Me and Earl and the Dying Girl

It is a universally acknowledged truth that high school sucks.  But on the first day of his senior year, Greg Gaines thinks he’s figured it out:  the answer to the basic existential question, how is it possible to exist in a place that sucks so bad?  His strategy:  Remain at the periphery at all times.  Keep an insanely low profile.  Make mediocre films with the one person who is even sort of his friend, Earl.

This plan works for exactly eight hours.  Then Greg’s mom forces him to become friends with a girl who has cancer.  This brings about the destruction of Greg’s entire life.

This book may be about death, but it’s freaking hilarious.  I was literally laughing out loud.  There were so many funny quotes I couldn’t pick my favorites.  I liked how it was also about Greg and Earl’s adventures in making movies.  Greg was kind of sad, though, because he was so self deprecating.  Then again, I know how it feels to think you’re never good enough.  Anyway, I liked how some of the dialogue was written as if it were a movie script.  Greg seemed to be writing it as I was reading it, so that was fun too.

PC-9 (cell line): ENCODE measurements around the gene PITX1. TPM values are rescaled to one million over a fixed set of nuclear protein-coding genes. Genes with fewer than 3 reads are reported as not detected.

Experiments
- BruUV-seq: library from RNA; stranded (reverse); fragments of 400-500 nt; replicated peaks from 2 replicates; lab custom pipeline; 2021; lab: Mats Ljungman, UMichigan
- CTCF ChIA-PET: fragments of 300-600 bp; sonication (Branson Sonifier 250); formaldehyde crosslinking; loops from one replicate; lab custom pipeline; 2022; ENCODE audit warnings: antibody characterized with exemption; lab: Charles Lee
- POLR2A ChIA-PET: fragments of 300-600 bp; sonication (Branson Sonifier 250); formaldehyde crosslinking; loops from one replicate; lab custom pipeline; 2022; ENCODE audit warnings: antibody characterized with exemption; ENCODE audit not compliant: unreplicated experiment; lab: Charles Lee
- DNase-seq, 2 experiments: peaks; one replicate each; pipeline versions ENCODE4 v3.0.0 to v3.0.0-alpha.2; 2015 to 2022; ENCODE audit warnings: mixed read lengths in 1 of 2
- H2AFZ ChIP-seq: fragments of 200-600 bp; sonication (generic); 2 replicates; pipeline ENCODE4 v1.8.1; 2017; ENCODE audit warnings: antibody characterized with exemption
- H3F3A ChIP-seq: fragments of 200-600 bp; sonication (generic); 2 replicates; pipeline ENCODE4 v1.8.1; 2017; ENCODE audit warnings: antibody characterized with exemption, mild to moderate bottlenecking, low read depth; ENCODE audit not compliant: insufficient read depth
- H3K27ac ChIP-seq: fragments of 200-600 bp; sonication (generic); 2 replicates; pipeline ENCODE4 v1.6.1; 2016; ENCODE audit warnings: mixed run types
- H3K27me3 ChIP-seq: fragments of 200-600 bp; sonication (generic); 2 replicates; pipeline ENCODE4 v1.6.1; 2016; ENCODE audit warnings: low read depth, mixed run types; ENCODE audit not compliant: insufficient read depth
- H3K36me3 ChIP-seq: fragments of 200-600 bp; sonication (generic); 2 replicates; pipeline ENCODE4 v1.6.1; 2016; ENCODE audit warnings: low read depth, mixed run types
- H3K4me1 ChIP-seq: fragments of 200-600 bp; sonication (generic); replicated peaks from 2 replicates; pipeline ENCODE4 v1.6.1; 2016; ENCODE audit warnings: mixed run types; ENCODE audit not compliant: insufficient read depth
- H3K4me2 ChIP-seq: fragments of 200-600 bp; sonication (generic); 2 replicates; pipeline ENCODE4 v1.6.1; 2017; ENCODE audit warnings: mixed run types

This wasn’t at all what I expected; I think I was looking for more parallels to The Fault in Our Stars.  The main premise of cancer was there, but that’s about it.  I really think Greg and Rachel could’ve made a cute couple.  The fact that they’re not cannon doesn’t mean I can’t ship them though.

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